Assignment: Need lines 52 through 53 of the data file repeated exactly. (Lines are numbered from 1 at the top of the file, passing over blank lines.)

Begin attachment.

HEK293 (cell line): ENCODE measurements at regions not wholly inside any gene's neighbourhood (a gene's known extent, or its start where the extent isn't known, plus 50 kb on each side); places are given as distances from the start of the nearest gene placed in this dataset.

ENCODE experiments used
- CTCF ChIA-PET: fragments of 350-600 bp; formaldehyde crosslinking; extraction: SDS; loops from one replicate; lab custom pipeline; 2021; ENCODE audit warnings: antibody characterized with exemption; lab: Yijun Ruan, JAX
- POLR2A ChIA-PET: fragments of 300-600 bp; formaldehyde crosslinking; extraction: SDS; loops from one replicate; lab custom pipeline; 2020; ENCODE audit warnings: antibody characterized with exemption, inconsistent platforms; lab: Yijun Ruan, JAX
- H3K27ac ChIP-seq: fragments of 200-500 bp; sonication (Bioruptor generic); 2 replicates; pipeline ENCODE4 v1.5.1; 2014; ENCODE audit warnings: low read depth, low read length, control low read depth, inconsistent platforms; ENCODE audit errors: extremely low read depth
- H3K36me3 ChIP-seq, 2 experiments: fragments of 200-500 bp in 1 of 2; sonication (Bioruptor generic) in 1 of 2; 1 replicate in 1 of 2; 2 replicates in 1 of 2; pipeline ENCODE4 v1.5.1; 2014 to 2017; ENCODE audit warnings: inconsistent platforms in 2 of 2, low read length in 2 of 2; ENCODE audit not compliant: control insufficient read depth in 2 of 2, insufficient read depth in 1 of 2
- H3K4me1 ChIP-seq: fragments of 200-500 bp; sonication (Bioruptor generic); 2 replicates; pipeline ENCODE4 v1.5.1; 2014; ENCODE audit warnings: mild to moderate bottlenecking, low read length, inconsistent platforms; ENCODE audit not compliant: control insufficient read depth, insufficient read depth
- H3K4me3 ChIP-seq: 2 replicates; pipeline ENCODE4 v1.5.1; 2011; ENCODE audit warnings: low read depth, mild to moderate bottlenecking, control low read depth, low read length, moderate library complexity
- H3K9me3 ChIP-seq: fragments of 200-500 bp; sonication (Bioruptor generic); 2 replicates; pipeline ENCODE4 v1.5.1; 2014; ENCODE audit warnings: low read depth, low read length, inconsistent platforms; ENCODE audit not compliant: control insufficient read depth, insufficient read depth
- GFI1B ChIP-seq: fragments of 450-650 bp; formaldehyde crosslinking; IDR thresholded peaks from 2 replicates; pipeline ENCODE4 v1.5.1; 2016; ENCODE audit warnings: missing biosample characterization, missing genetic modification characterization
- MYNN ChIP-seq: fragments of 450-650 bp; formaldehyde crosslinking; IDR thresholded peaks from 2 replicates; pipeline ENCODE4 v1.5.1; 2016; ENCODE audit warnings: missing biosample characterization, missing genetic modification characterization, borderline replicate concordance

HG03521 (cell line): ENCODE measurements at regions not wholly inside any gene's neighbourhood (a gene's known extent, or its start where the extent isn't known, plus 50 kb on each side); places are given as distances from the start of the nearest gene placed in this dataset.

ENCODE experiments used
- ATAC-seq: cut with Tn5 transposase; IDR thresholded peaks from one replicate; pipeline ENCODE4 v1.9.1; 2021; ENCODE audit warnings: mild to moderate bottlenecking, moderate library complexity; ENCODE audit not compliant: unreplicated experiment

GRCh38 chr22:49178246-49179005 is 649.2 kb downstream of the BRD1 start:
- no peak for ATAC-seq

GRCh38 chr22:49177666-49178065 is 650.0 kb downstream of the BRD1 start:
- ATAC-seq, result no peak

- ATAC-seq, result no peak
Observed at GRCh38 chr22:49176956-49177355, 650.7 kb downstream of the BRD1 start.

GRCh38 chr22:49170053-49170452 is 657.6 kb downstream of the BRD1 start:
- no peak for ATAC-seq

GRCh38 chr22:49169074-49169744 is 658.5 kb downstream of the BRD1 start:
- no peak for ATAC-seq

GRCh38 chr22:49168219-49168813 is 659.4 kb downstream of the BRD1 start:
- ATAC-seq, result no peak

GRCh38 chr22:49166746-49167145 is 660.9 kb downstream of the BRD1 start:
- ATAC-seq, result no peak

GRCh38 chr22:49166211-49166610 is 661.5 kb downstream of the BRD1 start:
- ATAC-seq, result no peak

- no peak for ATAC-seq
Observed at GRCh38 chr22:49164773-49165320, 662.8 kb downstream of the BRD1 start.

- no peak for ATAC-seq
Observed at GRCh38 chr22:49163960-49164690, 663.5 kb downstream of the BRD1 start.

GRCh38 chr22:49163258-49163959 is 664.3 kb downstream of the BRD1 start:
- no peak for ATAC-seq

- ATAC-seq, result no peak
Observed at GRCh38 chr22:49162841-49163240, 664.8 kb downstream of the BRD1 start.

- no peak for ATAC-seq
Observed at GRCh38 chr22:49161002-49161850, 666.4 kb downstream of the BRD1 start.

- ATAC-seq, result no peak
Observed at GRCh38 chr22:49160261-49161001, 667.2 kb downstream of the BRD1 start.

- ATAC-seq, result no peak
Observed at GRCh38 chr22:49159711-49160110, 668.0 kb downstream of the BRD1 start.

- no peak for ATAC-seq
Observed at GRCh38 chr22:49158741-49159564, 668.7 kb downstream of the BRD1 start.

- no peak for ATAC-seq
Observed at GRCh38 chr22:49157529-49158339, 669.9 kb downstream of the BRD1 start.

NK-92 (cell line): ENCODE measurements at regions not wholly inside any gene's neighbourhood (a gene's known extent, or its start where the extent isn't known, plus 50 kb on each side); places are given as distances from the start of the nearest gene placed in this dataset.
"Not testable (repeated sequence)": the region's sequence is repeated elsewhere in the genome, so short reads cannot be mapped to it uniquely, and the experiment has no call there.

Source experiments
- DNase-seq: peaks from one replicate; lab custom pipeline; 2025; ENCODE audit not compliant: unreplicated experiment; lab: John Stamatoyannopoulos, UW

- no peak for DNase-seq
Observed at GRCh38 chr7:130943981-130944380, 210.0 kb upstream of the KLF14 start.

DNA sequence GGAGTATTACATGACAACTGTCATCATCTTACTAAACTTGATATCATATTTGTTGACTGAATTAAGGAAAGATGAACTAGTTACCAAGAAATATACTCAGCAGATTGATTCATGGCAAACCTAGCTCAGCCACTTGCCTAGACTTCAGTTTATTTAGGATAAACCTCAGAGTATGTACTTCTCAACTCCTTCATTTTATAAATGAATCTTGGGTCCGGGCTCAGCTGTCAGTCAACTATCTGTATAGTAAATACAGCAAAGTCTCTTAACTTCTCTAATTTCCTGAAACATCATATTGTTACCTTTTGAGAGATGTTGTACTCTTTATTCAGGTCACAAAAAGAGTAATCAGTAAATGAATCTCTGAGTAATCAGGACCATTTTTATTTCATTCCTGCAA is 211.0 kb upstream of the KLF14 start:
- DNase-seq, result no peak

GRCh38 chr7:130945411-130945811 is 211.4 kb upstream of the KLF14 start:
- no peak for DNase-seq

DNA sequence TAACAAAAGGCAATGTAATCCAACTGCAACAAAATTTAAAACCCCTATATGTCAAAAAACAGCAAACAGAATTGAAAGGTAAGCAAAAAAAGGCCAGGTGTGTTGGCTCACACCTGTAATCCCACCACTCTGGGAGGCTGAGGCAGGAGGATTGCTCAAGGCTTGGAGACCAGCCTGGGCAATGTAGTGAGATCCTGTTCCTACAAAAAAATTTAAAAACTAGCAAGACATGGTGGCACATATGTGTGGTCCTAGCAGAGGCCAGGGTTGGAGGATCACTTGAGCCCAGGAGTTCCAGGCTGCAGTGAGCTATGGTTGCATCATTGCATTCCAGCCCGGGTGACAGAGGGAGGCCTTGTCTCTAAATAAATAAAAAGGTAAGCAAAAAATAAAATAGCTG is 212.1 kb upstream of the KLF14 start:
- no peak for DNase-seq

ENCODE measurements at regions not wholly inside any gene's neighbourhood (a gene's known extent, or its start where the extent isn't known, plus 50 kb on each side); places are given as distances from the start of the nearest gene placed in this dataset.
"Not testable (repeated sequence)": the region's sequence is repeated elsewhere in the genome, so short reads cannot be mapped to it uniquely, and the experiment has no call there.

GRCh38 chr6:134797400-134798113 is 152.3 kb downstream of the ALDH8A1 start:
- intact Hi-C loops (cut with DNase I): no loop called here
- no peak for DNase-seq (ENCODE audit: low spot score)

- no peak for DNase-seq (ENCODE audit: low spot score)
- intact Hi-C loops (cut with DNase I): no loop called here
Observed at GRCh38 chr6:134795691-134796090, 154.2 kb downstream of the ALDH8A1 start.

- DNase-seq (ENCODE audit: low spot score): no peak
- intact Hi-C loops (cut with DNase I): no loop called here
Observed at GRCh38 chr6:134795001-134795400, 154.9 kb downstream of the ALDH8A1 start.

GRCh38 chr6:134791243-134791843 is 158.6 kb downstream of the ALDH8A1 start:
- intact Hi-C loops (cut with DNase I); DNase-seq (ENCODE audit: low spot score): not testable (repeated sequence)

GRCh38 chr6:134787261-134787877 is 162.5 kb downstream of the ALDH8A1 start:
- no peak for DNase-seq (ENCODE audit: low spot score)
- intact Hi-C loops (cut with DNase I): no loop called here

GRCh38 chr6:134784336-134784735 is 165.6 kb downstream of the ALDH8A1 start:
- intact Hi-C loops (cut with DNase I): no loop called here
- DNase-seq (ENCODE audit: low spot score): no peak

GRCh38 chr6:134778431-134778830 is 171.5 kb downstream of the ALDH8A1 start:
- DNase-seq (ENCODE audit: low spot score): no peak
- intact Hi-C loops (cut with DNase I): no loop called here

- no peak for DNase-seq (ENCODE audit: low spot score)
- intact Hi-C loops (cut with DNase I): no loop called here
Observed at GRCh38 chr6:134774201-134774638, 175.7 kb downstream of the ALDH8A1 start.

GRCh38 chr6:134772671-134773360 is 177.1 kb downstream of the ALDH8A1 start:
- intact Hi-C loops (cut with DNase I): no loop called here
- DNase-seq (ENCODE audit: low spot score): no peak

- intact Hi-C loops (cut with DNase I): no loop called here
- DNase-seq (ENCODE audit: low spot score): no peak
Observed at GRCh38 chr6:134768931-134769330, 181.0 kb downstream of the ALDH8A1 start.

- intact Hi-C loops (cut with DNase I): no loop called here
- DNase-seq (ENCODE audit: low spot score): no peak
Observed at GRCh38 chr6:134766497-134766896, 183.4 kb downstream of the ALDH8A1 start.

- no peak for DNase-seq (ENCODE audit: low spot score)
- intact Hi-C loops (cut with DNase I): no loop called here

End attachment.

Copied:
- DNase-seq: peaks from one replicate; lab custom pipeline; 2025; ENCODE audit not compliant: unreplicated experiment; lab: John Stamatoyannopoulos, UW

- no peak for DNase-seq